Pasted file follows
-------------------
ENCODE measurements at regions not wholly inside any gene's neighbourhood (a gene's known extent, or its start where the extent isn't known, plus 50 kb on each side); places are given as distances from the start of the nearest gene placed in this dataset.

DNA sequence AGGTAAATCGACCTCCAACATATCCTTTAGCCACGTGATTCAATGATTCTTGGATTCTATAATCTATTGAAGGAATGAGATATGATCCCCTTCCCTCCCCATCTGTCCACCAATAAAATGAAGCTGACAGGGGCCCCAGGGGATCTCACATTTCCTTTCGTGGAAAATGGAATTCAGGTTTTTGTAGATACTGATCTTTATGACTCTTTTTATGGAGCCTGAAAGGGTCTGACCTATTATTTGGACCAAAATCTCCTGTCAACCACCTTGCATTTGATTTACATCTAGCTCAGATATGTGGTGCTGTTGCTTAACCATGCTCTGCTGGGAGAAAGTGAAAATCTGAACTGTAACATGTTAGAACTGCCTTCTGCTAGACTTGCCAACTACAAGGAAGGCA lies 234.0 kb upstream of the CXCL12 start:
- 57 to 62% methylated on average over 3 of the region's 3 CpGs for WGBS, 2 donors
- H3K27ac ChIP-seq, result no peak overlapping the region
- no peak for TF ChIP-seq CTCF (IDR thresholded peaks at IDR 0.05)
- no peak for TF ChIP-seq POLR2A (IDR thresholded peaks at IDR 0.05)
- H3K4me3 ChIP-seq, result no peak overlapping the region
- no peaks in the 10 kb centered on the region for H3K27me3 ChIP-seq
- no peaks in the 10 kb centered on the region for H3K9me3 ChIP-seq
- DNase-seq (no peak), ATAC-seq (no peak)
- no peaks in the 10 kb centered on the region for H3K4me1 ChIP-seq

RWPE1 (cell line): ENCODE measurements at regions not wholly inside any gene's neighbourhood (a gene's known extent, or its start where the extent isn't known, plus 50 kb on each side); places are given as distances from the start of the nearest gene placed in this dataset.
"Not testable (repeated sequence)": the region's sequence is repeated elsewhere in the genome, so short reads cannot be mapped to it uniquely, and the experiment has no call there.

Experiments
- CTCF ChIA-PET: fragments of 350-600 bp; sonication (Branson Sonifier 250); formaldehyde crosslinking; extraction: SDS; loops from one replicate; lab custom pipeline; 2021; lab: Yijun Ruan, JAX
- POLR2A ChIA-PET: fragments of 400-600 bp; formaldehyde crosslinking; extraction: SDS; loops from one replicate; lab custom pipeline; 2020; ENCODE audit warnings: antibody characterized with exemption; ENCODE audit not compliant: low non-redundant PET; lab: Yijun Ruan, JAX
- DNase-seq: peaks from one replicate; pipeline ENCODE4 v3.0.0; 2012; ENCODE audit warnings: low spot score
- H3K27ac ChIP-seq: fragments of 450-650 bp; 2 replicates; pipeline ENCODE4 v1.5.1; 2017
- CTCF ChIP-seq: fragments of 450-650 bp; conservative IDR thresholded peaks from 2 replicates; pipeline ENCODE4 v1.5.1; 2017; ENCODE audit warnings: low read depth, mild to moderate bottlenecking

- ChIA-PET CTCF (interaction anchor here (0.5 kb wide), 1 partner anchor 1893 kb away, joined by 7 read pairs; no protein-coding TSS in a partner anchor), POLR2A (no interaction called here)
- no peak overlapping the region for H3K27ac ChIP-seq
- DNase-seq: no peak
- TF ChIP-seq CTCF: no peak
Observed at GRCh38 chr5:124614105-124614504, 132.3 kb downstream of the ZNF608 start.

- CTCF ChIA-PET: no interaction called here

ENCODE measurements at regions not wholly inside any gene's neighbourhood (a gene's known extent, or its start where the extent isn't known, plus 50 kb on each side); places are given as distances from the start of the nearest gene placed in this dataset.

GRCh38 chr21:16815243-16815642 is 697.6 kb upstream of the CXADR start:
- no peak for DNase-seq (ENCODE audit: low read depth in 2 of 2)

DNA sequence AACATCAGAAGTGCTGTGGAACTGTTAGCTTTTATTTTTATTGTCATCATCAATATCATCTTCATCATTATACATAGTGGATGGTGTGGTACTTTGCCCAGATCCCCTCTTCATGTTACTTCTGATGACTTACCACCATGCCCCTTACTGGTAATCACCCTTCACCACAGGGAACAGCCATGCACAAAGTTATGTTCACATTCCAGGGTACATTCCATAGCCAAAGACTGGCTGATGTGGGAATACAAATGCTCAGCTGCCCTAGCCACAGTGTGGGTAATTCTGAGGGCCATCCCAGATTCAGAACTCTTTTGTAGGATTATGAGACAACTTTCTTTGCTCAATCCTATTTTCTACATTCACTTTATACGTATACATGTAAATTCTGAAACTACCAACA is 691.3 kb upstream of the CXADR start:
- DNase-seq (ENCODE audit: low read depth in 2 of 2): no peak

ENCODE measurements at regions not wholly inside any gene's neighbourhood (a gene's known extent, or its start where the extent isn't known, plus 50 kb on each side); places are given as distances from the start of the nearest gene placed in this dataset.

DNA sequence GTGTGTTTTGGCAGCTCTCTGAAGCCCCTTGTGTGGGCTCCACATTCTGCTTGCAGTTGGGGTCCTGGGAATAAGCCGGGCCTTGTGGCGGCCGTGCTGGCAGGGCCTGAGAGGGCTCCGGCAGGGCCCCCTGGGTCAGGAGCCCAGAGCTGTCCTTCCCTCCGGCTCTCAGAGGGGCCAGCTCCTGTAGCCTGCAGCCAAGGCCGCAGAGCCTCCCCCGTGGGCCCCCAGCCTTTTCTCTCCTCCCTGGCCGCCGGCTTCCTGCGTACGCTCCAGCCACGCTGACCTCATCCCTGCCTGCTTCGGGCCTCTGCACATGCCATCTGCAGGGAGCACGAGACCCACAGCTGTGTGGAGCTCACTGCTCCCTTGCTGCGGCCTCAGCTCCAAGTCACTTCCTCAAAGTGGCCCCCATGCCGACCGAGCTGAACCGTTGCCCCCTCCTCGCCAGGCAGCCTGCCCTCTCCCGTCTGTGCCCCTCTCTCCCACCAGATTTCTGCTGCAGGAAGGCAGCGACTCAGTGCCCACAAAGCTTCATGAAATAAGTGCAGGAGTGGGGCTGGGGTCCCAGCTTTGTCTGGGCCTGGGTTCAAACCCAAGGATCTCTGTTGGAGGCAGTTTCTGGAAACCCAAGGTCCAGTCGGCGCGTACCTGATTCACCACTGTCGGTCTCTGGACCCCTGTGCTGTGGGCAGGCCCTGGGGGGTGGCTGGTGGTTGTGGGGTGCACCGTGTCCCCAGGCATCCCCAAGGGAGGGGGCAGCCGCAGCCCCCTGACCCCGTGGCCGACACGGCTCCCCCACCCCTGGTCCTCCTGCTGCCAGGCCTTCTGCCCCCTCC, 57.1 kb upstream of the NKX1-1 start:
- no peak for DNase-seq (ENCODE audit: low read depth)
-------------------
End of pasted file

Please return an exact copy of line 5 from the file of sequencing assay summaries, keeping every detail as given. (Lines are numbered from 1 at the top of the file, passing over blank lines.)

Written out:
- no peak for TF ChIP-seq CTCF (IDR thresholded peaks at IDR 0.05)